Make resource collection easier with an external map
This tip is borderline cheating, depending on how you treat external guides and helps. But Genshin Impact’s world is just way too immense, and resources are innumerable and spread out all through. It becomes very difficult to just rely on the map within the game, even if you meticulously use all 99 of the available markers. Remember, this size of the map is just with two available regions: Mondstadt and Liyue, out of a possible seven to correspond to each element, so this is just going to get that much more difficult to keep track of in the future.
Thankfully, there are external maps like MapGenie.io and GI World Map that make your grind a bit easier. These online websites serve as interactive maps that allow you to toggle through and view a certain resource and that resource only.
This comes in insanely helpful if you are missing just a few Anemoculus or Geoculus, or you need to know all the locations to quickly farm Jueyun Chilis or Philanemo Mushrooms for character ascension or know where the monster horde is to farm out Slimes and Hilichurls. To balance things out, we’d recommend using these external maps only when you are in a pinch — give yourself some time to explore and chance upon resources, as that is one of the primary allures of the game.
Advantages and Limitations of Co-Op gameplay
Genshin Impact is a game that is primarily meant to be played as a single player. The game also has a co-op mode unlocked at Adventure Rank level 16, wherein other players can join in your game, or you can join in theirs. The Co-Op Mode has its benefits, but it also has its limitations, so understand both of them.
You can have up to 4 players total in a party, and the number of characters a player can control is inversely tied to the number of players on the map. If 2 players are on the map, each can control two characters.
Unlike MMORPGs, Genshin Impact has one player clearly designated as the host. Other players join the host’s version of the world, instead of a common world. This means that your actions will influence the host world and leave your world untouched, and because of which there are only a few things you can actually do with Co-Op.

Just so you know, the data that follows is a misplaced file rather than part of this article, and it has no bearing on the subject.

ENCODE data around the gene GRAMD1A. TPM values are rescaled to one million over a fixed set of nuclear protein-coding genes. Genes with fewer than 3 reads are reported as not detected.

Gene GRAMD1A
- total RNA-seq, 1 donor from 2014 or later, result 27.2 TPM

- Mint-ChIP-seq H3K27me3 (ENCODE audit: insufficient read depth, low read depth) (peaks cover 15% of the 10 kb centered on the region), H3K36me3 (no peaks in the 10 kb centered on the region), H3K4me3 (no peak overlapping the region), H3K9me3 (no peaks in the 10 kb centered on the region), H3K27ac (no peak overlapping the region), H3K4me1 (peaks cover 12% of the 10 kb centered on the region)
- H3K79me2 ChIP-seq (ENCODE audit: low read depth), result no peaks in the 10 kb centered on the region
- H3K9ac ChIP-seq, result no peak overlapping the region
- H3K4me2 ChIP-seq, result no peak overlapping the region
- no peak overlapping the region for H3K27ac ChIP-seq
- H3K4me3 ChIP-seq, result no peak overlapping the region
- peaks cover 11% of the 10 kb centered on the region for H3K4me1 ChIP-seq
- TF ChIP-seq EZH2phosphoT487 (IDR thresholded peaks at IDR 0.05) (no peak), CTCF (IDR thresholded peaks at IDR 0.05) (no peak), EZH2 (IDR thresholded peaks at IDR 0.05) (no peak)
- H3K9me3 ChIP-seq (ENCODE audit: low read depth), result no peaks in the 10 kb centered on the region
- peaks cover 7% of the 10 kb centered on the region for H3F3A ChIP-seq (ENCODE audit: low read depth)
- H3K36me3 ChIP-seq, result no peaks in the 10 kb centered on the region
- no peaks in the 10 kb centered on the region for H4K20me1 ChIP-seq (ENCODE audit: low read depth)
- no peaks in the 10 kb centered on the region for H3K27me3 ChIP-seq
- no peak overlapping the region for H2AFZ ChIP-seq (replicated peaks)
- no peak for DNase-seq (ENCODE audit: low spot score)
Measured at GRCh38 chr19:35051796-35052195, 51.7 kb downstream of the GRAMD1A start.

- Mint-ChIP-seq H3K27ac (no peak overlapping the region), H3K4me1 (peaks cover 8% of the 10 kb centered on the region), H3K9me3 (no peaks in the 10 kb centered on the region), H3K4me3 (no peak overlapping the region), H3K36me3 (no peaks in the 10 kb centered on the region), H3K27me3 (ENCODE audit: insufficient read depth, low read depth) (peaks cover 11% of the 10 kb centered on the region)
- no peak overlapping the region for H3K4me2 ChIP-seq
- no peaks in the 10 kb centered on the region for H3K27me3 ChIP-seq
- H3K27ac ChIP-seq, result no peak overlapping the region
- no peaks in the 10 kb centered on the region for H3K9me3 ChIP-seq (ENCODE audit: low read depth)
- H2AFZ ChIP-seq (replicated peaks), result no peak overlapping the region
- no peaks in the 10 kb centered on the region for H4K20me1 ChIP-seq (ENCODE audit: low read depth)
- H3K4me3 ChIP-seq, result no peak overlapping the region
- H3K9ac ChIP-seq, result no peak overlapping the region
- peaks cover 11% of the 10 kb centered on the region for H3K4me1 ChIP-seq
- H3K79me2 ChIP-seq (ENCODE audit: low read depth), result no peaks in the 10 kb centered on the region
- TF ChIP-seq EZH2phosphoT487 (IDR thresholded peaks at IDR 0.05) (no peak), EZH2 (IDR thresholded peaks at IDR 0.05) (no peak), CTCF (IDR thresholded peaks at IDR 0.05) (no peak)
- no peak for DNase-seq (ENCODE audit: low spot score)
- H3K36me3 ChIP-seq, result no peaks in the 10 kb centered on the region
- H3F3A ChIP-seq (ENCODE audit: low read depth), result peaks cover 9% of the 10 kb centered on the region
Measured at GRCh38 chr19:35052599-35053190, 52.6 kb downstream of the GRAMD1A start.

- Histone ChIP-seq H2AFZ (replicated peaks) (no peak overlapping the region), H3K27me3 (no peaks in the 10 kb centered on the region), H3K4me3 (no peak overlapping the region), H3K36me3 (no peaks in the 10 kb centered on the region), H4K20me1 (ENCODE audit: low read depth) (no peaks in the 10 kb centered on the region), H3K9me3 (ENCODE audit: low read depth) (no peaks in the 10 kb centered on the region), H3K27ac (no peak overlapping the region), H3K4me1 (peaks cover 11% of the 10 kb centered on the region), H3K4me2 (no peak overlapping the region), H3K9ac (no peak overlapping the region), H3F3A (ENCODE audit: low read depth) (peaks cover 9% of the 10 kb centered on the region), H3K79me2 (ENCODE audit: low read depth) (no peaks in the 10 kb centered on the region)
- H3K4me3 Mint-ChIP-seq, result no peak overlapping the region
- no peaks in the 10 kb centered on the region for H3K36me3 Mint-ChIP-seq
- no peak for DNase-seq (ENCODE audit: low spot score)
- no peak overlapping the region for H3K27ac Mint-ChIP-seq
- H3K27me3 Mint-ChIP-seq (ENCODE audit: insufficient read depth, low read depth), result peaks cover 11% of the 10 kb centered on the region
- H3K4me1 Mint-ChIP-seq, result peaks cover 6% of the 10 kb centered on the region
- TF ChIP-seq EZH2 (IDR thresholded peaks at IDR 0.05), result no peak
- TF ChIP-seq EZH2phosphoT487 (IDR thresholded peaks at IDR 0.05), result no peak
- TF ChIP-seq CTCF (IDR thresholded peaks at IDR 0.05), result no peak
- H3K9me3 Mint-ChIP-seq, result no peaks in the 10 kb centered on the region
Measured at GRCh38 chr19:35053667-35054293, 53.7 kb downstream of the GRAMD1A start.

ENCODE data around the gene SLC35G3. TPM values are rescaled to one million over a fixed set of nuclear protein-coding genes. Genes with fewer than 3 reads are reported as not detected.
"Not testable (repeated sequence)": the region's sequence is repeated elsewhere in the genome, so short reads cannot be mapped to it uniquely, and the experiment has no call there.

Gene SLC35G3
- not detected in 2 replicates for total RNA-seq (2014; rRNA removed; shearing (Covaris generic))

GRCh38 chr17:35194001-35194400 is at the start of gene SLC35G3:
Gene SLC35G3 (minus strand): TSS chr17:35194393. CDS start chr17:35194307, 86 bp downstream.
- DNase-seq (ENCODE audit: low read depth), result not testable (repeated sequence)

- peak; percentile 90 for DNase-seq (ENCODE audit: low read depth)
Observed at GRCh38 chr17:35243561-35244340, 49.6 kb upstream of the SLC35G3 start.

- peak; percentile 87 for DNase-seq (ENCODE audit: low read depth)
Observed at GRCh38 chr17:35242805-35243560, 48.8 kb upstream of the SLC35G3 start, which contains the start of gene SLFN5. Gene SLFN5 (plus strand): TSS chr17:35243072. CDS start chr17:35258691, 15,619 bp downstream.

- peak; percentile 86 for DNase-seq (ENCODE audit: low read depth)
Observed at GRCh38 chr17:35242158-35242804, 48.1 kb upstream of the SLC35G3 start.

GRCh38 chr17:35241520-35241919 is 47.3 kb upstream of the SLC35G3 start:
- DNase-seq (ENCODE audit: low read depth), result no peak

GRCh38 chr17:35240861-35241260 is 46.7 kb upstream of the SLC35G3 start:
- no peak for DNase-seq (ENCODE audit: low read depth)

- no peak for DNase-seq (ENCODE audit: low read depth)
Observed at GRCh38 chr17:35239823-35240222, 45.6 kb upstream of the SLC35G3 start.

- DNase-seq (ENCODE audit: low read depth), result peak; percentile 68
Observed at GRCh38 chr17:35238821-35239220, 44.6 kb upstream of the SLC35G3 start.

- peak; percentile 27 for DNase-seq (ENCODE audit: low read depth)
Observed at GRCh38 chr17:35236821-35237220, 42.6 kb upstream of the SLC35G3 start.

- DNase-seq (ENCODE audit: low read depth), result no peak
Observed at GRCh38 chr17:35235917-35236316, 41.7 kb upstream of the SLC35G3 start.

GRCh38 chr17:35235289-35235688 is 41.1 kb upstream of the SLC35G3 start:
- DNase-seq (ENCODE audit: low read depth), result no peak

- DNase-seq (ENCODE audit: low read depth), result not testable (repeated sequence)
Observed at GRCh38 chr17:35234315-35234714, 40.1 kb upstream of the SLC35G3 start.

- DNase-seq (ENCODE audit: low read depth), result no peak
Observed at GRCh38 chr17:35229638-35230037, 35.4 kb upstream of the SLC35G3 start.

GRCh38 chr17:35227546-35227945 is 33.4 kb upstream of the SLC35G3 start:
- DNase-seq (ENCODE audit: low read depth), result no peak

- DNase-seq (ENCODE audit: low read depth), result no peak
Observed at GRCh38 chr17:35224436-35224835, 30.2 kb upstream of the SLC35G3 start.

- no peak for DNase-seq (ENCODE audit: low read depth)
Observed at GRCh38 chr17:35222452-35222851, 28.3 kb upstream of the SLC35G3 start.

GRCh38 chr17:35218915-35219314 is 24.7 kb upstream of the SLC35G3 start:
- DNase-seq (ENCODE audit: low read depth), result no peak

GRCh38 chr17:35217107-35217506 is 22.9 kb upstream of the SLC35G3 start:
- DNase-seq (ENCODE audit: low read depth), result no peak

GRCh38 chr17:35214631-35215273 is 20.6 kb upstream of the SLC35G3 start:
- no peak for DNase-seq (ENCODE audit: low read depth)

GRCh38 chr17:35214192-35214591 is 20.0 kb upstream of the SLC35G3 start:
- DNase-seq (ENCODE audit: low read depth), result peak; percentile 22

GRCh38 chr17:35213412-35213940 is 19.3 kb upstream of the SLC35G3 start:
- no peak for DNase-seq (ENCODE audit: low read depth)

Co-Op Mode is great for defeating mobs and bosses with some more people around. This lets you trigger more elemental reactions frequently (on mobile — desktop has easier shortcuts that make elemental reactions much easier), though you lose control over when and what to trigger since players control their own characters. It’s great for blitzing through difficult dungeons at higher levels if the rest of your party is not evenly-leveled (which will be a very common situation), or if you do not have recommended elements for the dungeon (which someone else may have). You can help out with Daily Commissions, Domains/Dungeons, help out with World Bosses, and gather resources that you may have completely farmed up in your world.
When it comes to limitations, you cannot join worlds of players that have a higher world level than you do — you can only join the same or lower. This means you are unlikely to run into Legendary loot simply by piggybacking in a higher level player’s world. You can also only view and join players on your region’s server. The main campaign is also paused in Co-Op, so you can’t help out someone progress through the main storyline if they are stuck somewhere (though we’d argue that the main storyline isn’t all that difficult anyway). You also cannot collect Oculi if you join as a guest, since you are existing in a world that is not yours, to begin with. Domains are also limited through Original Resin (Genshin Impact’s version of a stamina system), so how much you can interact with Domains is limited to how much Original Resin you have left.
Pity on Banner Wishes
Banner Wishes are one of the primary ways to get access to new characters. Genshin Impact uses a gacha system for these, which means that you are only promised a chance to get a new character. It is a loot crate mechanic wherein players pull in results from a wide pool of possible results, including a lot of filler content like easier-to-find weapons and more.
The game does offer a lot of chances for free-to-play players to amass these Wishes (through direct ‘Intertwined Fate’ and ‘Acquaint Fate’ rewards, through Primogem accumulation, and through an exchange of Masterless Stardust and Masterless Starglitter). And if you are a player that doesn’t mind spending real-world cash for these Wishes, you can do that.
What ends up happening is that either way, you are going to have a lot of Wishes, and a very small chance to pull in a 5-star character or a 5-star weapon per Wish. Your odds of landing these coveted items do increase when you have a lot of Wishes, but it’s still a probability and not a guarantee that you will land these legendary level characters or weapons.